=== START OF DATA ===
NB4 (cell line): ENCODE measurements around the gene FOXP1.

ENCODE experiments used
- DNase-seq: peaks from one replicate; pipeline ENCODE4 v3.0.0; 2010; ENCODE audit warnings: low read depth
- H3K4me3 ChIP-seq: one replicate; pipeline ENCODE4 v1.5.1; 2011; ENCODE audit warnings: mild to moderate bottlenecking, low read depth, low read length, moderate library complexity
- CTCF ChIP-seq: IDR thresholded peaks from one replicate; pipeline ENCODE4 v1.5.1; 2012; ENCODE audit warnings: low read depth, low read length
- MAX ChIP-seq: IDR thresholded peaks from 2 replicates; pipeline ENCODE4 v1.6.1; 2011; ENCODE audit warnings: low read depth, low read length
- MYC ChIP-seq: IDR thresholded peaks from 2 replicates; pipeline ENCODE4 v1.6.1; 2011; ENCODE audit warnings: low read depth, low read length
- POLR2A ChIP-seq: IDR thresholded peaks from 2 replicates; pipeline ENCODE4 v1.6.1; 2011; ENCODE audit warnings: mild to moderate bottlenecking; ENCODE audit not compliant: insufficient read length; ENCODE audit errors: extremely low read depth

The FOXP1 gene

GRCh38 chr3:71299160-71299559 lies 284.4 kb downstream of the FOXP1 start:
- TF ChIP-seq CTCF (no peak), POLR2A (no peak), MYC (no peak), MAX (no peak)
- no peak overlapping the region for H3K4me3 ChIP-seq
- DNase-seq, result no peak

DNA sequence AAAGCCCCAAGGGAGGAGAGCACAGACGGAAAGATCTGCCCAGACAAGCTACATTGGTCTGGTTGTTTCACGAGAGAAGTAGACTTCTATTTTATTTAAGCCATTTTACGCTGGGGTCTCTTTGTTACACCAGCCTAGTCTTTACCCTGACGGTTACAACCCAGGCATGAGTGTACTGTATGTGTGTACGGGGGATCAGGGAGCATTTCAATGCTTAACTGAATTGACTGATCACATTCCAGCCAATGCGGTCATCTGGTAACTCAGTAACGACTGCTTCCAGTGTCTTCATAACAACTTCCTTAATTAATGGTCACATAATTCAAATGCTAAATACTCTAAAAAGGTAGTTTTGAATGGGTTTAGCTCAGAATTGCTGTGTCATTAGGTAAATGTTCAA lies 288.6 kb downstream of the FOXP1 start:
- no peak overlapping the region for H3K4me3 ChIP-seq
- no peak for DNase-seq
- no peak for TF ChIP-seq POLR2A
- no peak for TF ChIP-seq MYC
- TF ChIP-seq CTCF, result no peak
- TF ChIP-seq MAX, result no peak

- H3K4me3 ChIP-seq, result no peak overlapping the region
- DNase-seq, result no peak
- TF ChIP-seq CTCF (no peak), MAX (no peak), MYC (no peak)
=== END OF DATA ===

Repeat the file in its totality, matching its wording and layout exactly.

NB4 (cell line): ENCODE measurements around the gene FOXP1.

ENCODE experiments used
- DNase-seq: peaks from one replicate; pipeline ENCODE4 v3.0.0; 2010; ENCODE audit warnings: low read depth
- H3K4me3 ChIP-seq: one replicate; pipeline ENCODE4 v1.5.1; 2011; ENCODE audit warnings: mild to moderate bottlenecking, low read depth, low read length, moderate library complexity
- CTCF ChIP-seq: IDR thresholded peaks from one replicate; pipeline ENCODE4 v1.5.1; 2012; ENCODE audit warnings: low read depth, low read length
- MAX ChIP-seq: IDR thresholded peaks from 2 replicates; pipeline ENCODE4 v1.6.1; 2011; ENCODE audit warnings: low read depth, low read length
- MYC ChIP-seq: IDR thresholded peaks from 2 replicates; pipeline ENCODE4 v1.6.1; 2011; ENCODE audit warnings: low read depth, low read length
- POLR2A ChIP-seq: IDR thresholded peaks from 2 replicates; pipeline ENCODE4 v1.6.1; 2011; ENCODE audit warnings: mild to moderate bottlenecking; ENCODE audit not compliant: insufficient read length; ENCODE audit errors: extremely low read depth

The FOXP1 gene

GRCh38 chr3:71299160-71299559 lies 284.4 kb downstream of the FOXP1 start:
- TF ChIP-seq CTCF (no peak), POLR2A (no peak), MYC (no peak), MAX (no peak)
- no peak overlapping the region for H3K4me3 ChIP-seq
- DNase-seq, result no peak

DNA sequence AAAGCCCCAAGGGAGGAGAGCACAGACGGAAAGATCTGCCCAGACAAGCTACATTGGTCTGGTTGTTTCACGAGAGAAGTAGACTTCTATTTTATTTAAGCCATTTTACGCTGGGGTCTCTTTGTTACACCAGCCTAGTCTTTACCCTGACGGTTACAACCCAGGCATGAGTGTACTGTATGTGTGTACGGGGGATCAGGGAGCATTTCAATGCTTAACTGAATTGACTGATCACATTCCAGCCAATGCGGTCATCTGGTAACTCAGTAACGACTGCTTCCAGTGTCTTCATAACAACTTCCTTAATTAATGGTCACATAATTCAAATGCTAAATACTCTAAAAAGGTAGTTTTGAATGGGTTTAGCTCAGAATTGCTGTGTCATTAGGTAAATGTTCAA lies 288.6 kb downstream of the FOXP1 start:
- no peak overlapping the region for H3K4me3 ChIP-seq
- no peak for DNase-seq
- no peak for TF ChIP-seq POLR2A
- no peak for TF ChIP-seq MYC
- TF ChIP-seq CTCF, result no peak
- TF ChIP-seq MAX, result no peak

- H3K4me3 ChIP-seq, result no peak overlapping the region
- DNase-seq, result no peak
- TF ChIP-seq CTCF (no peak), MAX (no peak), MYC (no peak)